Scientists fear coronavirus may trigger diabetes in previously healthy people - here's what that means
As we continue to learn new things about the novel coronavirus still wreaking havoc on the planet, experts are now warning that the virus may be triggering diabetes in people who were otherwise healthy before they contracted Covid-19.
17 leading clinicians from around the world penned an open letter to The New England Journal of Medicine last week, which revealed the condition had been repeatedly diagnosed in coronavirus-positive patients.
Despite their claims, the authors of the letter admit it remains unclear how the two may be interlinked.
Francesco Rubino, professor of metabolic surgery at King’s College London and co-lead on the registry, said: “We are of course trying to understand what situation is behind the observations.”
How does it work?
Previous research has shown that ACE-2 – the protein to which the coronavirus appears to bind – is not only located in the lungs but also in organs like the pancreas, small intestine, liver and kidneys.
These organs are all involved in glucose metabolism, and scientists hypothesise that if the virus attaches to these organs, it could cause multiple dysfunctions.
This Could lead to the onset of diabetes in some cases.
Prof Rubino said: “Diabetes is one of the most prevalent chronic diseases and we are now realising the consequences of the inevitable clash between two pandemics.
“Given the short period of human contact with this new coronavirus, the exact mechanism by which the virus influences glucose metabolism is still unclear and we don’t know whether the acute manifestation of diabetes in these patients represents classic type 1, type 2 or possibly a new form of diabetes.”
Should I be worried?
If you start to come down with any coronavirus symptoms, don't panic about developing diabetes just yet.
Dr Riyaz Patel, associate professor of cardiology at University College London Hospital, said the new data may be confounded for a few reasons.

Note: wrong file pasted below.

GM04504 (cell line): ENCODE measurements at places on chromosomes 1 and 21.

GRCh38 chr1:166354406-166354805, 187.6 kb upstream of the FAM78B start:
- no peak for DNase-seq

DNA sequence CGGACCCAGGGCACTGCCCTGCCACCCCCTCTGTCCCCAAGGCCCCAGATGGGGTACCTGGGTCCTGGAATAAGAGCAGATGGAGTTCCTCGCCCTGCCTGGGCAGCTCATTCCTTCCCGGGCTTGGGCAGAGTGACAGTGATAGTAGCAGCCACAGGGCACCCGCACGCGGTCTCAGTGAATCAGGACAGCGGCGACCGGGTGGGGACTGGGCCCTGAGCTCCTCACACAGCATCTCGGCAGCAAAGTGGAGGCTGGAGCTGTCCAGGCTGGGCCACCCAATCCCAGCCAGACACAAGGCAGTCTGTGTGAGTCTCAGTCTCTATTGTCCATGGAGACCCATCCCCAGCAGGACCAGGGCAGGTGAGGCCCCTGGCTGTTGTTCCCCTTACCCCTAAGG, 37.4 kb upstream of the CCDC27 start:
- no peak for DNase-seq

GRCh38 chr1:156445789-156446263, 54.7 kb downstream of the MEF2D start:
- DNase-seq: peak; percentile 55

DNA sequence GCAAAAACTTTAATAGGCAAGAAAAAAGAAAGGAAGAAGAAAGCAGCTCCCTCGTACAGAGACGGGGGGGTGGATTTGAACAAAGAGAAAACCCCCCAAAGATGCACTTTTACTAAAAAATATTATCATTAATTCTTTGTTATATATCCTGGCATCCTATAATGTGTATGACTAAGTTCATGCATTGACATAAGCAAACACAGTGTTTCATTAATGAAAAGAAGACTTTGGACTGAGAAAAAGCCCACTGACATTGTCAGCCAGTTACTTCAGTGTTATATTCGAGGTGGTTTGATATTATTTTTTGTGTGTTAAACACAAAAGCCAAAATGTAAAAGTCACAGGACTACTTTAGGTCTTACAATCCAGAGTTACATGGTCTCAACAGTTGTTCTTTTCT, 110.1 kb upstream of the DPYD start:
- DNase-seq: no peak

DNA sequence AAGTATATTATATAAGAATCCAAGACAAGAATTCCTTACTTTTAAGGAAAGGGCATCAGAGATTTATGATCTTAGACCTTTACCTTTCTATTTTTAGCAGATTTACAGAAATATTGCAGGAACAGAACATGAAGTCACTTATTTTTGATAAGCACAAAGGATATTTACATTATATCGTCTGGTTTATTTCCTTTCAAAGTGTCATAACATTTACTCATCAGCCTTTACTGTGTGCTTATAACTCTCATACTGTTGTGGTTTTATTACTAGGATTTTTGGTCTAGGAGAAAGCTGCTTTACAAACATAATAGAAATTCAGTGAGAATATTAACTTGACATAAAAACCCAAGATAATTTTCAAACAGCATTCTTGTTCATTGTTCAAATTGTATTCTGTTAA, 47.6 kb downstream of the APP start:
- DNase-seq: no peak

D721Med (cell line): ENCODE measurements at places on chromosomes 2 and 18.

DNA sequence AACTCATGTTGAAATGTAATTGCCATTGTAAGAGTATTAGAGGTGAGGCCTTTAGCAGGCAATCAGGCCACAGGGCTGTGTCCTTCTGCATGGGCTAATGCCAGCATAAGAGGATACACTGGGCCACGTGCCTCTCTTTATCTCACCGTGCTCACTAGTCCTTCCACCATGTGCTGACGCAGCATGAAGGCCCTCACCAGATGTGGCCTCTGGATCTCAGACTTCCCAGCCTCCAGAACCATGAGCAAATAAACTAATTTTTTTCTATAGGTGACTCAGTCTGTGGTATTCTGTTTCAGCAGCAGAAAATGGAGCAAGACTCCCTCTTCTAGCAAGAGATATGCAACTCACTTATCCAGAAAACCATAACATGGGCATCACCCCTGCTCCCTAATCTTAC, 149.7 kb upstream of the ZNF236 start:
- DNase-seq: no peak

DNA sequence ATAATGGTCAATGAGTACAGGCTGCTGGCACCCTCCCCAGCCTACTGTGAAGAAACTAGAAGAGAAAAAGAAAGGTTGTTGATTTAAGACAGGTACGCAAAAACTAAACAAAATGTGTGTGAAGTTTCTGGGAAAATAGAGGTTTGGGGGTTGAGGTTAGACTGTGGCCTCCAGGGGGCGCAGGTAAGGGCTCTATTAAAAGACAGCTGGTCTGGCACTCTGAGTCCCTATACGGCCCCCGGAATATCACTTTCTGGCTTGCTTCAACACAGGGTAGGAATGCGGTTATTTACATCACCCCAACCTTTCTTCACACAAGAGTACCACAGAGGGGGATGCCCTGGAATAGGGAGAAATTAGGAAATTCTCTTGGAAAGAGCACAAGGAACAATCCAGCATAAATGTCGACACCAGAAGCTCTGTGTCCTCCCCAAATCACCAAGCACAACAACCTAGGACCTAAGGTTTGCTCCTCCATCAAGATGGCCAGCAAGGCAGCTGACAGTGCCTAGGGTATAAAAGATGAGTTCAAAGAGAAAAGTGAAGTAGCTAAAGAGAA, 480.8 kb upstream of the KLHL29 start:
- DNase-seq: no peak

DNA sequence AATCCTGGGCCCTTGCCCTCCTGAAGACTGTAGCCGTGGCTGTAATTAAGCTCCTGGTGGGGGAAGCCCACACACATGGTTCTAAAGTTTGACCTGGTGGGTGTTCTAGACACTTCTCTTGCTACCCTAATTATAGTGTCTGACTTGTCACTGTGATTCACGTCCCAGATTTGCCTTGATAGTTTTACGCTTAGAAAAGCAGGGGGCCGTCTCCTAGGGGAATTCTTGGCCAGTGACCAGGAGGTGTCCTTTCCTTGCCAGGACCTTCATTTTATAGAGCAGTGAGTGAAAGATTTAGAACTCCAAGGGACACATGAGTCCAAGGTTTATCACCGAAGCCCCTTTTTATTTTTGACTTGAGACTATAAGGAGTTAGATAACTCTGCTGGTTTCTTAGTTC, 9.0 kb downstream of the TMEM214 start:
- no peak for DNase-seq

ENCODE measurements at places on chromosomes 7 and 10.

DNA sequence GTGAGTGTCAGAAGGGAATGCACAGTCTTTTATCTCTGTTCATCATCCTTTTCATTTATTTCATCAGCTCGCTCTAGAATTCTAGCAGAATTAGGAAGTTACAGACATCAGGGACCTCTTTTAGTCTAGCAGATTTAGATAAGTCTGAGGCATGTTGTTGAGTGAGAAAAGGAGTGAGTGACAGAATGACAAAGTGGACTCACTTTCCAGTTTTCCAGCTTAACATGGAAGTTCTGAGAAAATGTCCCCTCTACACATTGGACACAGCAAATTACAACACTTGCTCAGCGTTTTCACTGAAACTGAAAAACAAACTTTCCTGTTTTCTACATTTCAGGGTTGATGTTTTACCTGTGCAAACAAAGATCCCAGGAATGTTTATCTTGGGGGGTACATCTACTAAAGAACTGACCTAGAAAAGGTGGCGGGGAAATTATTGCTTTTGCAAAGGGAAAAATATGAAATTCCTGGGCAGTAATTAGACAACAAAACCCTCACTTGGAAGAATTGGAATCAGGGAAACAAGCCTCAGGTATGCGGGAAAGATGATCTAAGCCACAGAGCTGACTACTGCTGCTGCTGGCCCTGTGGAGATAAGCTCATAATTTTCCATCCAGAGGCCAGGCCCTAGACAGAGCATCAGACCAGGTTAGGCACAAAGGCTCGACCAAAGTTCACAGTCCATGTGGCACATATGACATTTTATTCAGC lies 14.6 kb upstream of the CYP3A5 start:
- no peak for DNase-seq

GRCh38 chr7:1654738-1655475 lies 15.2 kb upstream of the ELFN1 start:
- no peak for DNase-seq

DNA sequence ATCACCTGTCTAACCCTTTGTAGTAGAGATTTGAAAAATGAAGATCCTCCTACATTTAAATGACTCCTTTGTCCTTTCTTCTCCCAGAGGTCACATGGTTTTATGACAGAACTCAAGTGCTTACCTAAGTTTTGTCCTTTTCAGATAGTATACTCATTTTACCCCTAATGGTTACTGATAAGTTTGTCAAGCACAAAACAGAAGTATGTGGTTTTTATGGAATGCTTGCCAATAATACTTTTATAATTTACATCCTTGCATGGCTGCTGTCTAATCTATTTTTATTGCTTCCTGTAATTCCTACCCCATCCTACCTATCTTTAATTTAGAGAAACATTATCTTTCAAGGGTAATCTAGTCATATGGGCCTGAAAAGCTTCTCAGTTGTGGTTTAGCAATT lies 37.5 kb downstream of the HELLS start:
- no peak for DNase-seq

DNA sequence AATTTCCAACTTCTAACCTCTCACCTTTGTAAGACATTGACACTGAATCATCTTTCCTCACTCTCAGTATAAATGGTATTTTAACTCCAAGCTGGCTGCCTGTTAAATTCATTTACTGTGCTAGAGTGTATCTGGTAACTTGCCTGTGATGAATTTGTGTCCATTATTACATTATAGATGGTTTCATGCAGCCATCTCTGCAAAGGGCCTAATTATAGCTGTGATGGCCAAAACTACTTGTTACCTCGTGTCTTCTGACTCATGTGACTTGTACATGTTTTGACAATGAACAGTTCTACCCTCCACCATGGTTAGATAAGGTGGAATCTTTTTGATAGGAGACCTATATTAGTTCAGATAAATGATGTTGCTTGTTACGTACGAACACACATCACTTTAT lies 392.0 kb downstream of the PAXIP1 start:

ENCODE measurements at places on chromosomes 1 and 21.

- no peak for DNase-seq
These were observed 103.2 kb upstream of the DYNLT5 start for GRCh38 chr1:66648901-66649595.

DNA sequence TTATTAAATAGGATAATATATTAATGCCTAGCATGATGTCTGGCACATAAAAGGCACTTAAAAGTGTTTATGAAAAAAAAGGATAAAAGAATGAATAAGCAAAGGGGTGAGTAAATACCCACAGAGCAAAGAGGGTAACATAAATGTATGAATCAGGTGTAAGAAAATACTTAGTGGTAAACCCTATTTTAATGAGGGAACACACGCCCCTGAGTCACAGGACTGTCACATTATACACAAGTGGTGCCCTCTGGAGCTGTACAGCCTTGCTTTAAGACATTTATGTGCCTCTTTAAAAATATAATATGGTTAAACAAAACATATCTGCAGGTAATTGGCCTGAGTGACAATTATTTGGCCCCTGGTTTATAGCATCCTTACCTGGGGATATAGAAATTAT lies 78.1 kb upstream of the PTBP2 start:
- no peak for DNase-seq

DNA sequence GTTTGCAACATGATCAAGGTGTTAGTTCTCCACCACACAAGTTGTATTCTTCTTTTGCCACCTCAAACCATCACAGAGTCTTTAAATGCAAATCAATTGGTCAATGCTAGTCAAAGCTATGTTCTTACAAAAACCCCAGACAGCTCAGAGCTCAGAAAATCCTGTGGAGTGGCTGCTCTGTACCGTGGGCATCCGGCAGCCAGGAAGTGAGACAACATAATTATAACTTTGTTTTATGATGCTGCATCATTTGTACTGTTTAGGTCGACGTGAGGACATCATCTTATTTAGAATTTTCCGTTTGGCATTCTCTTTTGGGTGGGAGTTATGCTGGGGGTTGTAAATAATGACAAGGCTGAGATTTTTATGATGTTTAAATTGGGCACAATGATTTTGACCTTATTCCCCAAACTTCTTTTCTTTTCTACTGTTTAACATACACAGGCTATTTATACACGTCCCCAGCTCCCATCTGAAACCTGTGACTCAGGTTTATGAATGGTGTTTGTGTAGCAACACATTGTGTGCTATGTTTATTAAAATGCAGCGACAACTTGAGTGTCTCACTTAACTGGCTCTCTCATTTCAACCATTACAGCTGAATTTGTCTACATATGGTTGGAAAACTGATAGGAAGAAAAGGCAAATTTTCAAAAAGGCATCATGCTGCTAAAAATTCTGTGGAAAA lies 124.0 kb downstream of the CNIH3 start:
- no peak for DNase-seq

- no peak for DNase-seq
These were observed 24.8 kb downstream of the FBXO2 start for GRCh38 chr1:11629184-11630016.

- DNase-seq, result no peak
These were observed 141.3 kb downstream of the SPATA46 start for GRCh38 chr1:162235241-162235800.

"For example, we know that any stress-inducing illness can cause blood sugar levels to temporarily rise and we see this for example with heart attacks.”
He added: “Also, people who are more likely to get very sick with Covid-19 may be at risk of developing diabetes anyway, perhaps because they are overweight.”
What's the risk to people already diagnosed with diabetes?
It was already thought that coronavirus can cause more severe complications in patients with pre-existing diabetes.
In mid-May, NHS England figures revealed that one in four people who died in hospital with Covid-19 also had diabetes.
Between the dates of 31 March and 12 May, 25 per cent of people who passed away in UK hospitals due to Covid-19 were previously diagnosed with either type 1 or type 2 diabetes.
Professor Partha Kar, the National Speciality Adviser on the condition, said, “It is clear that people with diabetes are more at risk of dying from Covid-19."
Jon Cohen, emeritus professor of infectious diseases at Brighton and Sussex Medical School, told The Guardian: “Patients with diabetes often have complications involving the heart, but also the kidneys, and in the same way any extra strain on the body from the infection can cause secondary problems in those organs."
Diabetes UK said, “People with diabetes are particularly vulnerable to becoming seriously ill with coronavirus because the virus can cause difficulties managing your diabetes."